If the car’s finish is really dull, oxidized, or marred by fine scratches or swirl marks, you’ll want to use a true auto polish or “cleaner” before applying the wax. These are formulated with different levels of abrasives—from mild to aggressive enough to ruin your paint in seconds if you don’t know what you’re doing. You can apply the milder ones by hand, using a bit of elbow grease, although any of them will be easier to apply with a power buffer or polisher. That said, unless you have experience with a power buffer and working with aggressive cleaners, leave it to the pros.
Here’s what you’ll need:
- • Car wax
- • Polish (if paint is dull)
- • Applicator pad or towel
- • Buffing towel
For weekend DIYers who want a product that protects the paint and is inexpensive and easy to apply, our first choice is Nu Finish Liquid Car Polish. Nu Finish is a synthetic polymer protectant that’s consistently among Consumer Reports’s top-rated products. Because Nu Finish doesn’t contain any wax, it doesn’t require hard buffing. We applied it with a microfiber cloth, let it dry to a haze, and then wiped it off. Easy peasy. And it left behind a nice gloss. CR says, “This liquid wax is durable, easy to use, and reasonably priced.” It also gets a high rating from both CR and Amazon users.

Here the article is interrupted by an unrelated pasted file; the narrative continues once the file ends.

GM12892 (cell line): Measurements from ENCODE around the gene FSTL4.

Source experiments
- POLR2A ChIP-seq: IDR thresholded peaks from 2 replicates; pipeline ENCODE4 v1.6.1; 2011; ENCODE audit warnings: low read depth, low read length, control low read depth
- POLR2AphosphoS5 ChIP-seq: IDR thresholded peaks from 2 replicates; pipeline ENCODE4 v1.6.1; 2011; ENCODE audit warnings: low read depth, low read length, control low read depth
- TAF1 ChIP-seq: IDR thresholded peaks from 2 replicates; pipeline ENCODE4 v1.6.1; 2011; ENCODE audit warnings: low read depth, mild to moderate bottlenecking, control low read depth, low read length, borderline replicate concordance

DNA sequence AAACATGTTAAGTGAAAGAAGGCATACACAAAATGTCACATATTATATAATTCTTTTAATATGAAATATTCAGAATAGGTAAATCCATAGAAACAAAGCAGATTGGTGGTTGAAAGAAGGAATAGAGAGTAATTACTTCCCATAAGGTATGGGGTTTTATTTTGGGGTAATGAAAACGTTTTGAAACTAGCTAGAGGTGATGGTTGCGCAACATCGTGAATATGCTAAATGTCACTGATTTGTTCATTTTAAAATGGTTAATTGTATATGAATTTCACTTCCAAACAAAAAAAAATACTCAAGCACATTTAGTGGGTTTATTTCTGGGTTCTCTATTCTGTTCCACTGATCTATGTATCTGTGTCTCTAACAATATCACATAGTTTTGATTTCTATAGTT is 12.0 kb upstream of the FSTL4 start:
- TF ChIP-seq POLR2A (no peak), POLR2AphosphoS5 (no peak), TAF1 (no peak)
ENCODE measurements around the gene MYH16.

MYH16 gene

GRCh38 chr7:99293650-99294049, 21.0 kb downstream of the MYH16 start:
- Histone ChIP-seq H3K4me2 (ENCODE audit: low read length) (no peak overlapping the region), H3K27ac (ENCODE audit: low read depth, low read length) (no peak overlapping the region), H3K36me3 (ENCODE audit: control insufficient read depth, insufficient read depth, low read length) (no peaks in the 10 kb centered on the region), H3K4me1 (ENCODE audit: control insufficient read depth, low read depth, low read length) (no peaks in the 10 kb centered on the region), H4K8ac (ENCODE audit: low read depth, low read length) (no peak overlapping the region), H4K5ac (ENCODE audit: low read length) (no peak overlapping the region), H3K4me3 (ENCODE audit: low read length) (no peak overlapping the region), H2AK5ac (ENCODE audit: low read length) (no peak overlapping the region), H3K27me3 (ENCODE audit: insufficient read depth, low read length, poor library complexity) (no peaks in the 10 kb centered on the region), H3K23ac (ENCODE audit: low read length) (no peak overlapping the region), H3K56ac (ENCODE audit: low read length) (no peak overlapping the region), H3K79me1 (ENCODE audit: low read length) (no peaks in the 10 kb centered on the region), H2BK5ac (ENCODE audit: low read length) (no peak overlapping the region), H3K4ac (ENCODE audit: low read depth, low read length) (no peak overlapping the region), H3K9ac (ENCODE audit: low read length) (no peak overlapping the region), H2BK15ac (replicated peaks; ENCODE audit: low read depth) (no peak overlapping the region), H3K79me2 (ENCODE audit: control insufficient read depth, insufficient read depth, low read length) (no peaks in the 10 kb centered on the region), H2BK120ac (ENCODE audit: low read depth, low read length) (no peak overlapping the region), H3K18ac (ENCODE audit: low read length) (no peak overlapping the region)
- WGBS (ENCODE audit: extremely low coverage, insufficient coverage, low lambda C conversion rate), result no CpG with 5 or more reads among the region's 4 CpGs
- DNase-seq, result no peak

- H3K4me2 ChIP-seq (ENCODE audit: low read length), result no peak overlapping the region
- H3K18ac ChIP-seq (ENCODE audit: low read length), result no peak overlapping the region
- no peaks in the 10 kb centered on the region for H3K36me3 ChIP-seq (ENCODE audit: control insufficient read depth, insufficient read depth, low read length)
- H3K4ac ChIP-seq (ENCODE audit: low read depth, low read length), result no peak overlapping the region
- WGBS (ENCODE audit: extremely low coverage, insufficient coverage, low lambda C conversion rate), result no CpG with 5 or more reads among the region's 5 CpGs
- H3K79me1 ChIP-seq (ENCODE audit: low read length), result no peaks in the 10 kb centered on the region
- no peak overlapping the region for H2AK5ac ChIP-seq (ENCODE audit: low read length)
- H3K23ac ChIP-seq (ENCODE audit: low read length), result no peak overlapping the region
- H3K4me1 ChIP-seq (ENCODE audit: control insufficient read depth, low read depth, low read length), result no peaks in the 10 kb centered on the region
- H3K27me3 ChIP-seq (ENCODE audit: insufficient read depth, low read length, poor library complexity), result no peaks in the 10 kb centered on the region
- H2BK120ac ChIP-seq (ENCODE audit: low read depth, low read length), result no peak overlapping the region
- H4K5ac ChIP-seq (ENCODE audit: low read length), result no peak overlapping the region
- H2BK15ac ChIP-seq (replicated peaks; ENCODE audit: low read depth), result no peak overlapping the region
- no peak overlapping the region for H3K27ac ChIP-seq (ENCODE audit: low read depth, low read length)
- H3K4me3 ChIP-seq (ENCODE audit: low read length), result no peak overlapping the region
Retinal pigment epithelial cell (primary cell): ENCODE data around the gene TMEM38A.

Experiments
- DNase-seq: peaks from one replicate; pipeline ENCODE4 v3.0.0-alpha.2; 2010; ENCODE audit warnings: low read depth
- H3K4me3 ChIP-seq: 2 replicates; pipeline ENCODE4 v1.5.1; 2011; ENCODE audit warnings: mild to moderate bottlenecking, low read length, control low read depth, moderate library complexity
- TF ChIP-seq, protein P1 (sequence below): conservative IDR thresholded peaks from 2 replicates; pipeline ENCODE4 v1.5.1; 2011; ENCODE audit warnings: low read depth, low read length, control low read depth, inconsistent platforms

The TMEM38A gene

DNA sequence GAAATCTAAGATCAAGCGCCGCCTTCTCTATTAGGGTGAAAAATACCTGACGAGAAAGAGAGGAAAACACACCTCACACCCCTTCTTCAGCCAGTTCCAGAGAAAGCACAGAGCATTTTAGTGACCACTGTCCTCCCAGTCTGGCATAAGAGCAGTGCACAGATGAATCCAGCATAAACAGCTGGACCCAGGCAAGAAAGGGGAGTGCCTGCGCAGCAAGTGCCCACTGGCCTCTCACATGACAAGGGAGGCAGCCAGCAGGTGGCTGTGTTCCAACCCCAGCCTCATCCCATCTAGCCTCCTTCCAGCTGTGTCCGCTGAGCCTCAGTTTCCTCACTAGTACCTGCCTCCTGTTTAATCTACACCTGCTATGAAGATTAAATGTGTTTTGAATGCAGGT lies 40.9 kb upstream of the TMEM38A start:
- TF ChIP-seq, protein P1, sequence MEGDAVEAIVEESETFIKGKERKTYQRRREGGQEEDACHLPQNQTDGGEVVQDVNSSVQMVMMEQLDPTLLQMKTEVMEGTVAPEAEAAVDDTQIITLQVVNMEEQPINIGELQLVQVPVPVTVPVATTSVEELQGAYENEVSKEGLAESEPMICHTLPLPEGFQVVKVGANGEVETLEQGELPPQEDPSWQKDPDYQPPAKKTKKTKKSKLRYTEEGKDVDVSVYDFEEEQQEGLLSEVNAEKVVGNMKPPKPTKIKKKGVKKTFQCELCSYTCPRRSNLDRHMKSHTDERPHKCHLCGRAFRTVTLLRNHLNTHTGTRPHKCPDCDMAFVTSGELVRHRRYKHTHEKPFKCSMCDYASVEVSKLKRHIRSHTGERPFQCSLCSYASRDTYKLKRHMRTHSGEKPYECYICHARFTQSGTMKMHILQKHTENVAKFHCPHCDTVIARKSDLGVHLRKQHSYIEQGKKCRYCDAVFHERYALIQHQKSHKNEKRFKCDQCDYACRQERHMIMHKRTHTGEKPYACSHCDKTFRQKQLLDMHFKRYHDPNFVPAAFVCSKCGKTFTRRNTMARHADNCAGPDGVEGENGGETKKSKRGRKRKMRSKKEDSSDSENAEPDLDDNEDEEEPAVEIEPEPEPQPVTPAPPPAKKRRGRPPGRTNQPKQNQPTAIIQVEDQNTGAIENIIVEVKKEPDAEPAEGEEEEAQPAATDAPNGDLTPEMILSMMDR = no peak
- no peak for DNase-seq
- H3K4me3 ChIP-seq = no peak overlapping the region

We like the liquid polish better because it’s easier to spread around, but if you prefer a paste, look for Nu Finish Soft Paste Car Polish, which CR and Amazon users also rate highly. Let’s be realistic, though. The label claims that Nu Finish is “The once a year car polish.” But that’s pretty optimistic. Though many users favorably cite its durability, even many positive reviewers advise that you use it every few months. Some negative reviewers say that they found it hard to wipe off the haze, especially if they let it sit for too long. Overall, though, we feel its durability, ease of use, and inexpensive price make it worth looking for.
If your car’s paint is looking a little dull, Meguiar’s NXT Generation Tech Wax 2.0 can help
restore that new-car luster. In its testing of 19 waxes and all-in-one polishes, Consumer Reports rated NXT highly overall and found that it’s one of the best at restoring a shine (as shown in this KCRA news report). It’s also earned a very high rating from Amazon users, many of whom cite it as providing a better shine than Nu Finish (although not matching its durability). The NXT wax is notably pricier than Nu Finish, though, so if your car is still looking good, there’s no reason to spend the extra bucks.